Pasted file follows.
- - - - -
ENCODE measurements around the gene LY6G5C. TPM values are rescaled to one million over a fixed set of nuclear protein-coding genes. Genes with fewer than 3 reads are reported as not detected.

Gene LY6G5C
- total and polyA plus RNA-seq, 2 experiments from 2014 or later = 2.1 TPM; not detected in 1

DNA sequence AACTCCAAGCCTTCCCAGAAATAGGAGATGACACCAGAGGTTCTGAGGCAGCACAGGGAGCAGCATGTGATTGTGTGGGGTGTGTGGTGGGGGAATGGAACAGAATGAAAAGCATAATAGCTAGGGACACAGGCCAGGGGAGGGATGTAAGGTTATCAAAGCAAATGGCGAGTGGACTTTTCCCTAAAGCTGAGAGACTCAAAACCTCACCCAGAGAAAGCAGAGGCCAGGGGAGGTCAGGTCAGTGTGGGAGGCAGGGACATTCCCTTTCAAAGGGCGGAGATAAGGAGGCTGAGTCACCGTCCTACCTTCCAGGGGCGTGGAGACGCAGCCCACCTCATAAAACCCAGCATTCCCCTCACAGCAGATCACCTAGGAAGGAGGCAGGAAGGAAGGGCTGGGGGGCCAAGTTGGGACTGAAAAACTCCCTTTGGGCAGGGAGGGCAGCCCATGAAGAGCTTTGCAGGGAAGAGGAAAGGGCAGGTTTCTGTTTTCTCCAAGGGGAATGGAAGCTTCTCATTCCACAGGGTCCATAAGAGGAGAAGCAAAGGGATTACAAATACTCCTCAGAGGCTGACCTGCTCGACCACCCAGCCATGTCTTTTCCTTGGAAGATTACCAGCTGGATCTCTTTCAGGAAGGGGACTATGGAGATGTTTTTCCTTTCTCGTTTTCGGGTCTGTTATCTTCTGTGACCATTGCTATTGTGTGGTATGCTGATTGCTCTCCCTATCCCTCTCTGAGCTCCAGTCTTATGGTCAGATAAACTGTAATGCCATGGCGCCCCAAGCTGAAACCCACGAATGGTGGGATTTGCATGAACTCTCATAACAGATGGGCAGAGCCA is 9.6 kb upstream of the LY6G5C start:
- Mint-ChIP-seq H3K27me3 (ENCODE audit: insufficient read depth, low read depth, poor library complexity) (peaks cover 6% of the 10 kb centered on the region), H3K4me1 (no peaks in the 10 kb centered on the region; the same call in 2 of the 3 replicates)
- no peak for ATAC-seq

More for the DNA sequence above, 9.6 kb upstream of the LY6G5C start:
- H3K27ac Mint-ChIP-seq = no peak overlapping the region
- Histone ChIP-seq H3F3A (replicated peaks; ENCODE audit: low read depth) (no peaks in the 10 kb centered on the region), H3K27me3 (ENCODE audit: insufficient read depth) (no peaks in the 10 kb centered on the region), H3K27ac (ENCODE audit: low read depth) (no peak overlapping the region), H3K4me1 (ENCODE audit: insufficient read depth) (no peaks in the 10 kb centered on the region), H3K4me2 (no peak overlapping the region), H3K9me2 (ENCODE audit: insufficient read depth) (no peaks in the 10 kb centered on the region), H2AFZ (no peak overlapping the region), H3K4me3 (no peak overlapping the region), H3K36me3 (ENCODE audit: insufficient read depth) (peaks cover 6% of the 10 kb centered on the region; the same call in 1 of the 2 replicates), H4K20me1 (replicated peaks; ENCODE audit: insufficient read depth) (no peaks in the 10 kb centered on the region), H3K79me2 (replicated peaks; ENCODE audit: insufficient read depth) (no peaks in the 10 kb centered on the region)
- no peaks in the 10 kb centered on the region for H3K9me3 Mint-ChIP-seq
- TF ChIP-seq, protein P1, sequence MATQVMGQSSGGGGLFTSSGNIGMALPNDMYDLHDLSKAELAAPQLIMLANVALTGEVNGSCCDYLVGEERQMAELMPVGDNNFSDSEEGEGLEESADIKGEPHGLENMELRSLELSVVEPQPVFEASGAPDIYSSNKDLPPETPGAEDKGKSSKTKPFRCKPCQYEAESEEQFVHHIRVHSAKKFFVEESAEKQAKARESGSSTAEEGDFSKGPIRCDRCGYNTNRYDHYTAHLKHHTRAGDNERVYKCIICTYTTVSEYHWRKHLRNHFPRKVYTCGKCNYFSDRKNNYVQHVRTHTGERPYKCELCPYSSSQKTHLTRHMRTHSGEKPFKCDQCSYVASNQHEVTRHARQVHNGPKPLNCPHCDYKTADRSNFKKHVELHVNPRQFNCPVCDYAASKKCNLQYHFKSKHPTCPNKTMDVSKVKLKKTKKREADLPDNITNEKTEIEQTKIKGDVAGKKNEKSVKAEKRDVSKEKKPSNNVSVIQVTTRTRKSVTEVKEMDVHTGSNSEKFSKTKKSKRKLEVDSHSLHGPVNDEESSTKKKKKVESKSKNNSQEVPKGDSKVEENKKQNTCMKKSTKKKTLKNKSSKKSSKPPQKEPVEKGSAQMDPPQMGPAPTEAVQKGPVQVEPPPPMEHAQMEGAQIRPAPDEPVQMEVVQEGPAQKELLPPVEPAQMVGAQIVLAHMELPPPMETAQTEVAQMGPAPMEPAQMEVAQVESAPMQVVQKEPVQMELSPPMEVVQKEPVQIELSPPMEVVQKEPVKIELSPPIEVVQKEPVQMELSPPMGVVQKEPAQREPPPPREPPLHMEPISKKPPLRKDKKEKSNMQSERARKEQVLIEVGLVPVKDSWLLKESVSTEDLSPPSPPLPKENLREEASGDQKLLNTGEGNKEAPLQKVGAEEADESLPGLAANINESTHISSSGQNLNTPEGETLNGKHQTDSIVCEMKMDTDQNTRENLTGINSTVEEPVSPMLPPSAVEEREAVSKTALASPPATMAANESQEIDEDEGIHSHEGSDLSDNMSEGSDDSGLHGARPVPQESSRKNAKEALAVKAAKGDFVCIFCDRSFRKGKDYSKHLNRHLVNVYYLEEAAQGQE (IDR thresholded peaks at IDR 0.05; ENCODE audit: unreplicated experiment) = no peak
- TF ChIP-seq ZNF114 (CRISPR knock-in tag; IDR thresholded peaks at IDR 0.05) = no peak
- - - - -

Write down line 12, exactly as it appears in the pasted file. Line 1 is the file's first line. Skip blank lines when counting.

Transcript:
- TF ChIP-seq ZNF114 (CRISPR knock-in tag; IDR thresholded peaks at IDR 0.05) = no peak